Authorities were hunting Thursday for whoever sent suspicious letters — including some containing fentanyl — to elections offices in at least five states this week, delaying the counting of ballots in some municipal races in the latest instance of threats encountered by poll workers around the country.
Some of these letters were intercepted before they reached their destinations at election offices in key states like California, Oregon, and Washington as well as the presidential battlegrounds of Georgia and Nevada. In a statement to election authorities released Thursday, the FBI and U.S. Postal Inspection Service said that four of the letters had contained fentanyl.
According to the statement, “law enforcement is working diligently to intercept any additional letters prior to delivery.”
Upon receiving the letter, the Pierce County auditor’s office in Tacoma, Washington, made public photographs of it, revealing that it bore a Portland, Oregon, postmark and contained the message, “End elections now.”
According to Seattle’s King County Elections Director Julie Wise, a letter “very similar” to one her office received in August containing fentanyl was sent to her office.
There was an apparent focus on Fulton County, Georgia, which is home to Atlanta and the largest voting county in a crucial presidential swing state. The government was attempting to foil the letter. Meanwhile, Secretary of State Brad Raffensperger announced that naloxone, a medicine that may reverse the effects of an overdose, would be sent to the office as a precaution.
“This is domestic terrorism, and it needs to be condemned by anyone that holds elected office and anyone that wants to hold elective office anywhere in America,” stated Republican Representative C. A. Raffensperger.
In California, the United States Postal Service intercepted two suspicious envelopes that were destined to election centres in Los Angeles and Sacramento.
The local election office in Lane County, Oregon, where the University of Oregon is located, received suspicious mail on Wednesday and authorities began investigating. According to Devon Ashbridge, a spokeswoman for the Lane County Elections Office in Eugene, no one who came into touch with it had noticed any adverse health effects.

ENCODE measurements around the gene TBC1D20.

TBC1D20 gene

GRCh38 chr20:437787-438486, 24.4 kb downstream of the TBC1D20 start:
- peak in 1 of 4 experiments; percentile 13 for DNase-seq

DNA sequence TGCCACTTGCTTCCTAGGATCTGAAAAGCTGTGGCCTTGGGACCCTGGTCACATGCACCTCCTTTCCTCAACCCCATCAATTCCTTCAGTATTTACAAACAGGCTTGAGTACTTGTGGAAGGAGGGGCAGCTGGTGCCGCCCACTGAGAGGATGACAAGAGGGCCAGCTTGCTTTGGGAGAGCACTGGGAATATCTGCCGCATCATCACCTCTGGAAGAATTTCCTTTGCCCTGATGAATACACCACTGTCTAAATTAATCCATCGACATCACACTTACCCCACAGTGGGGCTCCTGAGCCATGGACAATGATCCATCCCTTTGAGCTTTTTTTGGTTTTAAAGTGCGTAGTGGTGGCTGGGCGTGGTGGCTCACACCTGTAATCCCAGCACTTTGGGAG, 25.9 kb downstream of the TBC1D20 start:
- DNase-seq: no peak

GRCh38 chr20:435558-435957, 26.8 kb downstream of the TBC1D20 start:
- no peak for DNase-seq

Because to the event, the office was closed, and the scheduled afternoon ballot pickup was postponed. Ashbridge was unwilling to elaborate.
It is unacceptable that someone tried to intimidate our election workers, Ashbridge stated.
Authorities in Washington state reported on Wednesday that four county election offices were evacuated while election workers were tallying votes from Tuesday’s election.
The King, Skagit, Spokane, and Pierce County Election Offices all got envelopes with powders in them. Field testing confirmed the presence of fentanyl in the compounds found in King and Spokane counties, according to local law enforcement. Baking soda appears to have been the culprit at least once.
Images of the letter and envelope were published by Pierce County Auditor Linda Farmer. The message carried a warning regarding the vulnerability of “ballot drops” and read: “End elections today. Put an end to granting the right an authority they lack. We have taken over, and they are obsolete.
There was a pentagram, a flag for progressive ideals, and an antifascist sign on the letter. The sender’s political leanings were unclear; while the symbols were occasionally associated with leftist politics, they were also employed by conservative leaders to define and stereotype the left.